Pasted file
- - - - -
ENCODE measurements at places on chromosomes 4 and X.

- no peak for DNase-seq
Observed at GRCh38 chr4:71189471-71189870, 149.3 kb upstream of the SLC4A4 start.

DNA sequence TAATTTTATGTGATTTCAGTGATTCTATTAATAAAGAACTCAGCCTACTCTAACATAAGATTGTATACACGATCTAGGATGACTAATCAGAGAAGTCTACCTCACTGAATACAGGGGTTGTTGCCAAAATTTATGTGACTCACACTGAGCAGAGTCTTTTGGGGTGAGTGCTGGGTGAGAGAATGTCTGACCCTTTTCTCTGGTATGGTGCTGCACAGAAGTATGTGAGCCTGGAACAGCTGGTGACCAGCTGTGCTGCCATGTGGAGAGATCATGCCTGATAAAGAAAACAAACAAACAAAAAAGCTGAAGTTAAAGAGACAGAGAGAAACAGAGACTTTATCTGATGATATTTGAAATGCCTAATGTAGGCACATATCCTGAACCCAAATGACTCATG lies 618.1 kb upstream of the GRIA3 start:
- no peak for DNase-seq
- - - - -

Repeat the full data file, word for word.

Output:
ENCODE measurements at places on chromosomes 4 and X.

- no peak for DNase-seq
Observed at GRCh38 chr4:71189471-71189870, 149.3 kb upstream of the SLC4A4 start.

DNA sequence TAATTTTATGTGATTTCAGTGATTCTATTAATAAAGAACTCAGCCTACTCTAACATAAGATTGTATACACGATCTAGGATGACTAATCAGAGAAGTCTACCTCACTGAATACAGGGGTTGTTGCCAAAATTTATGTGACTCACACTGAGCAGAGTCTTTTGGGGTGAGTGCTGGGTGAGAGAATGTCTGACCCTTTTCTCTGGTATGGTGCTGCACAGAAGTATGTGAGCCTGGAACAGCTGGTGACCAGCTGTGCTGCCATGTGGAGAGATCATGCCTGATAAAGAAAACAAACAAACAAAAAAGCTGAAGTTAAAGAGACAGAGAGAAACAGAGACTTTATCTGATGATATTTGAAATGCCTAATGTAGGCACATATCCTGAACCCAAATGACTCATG lies 618.1 kb upstream of the GRIA3 start:
- no peak for DNase-seq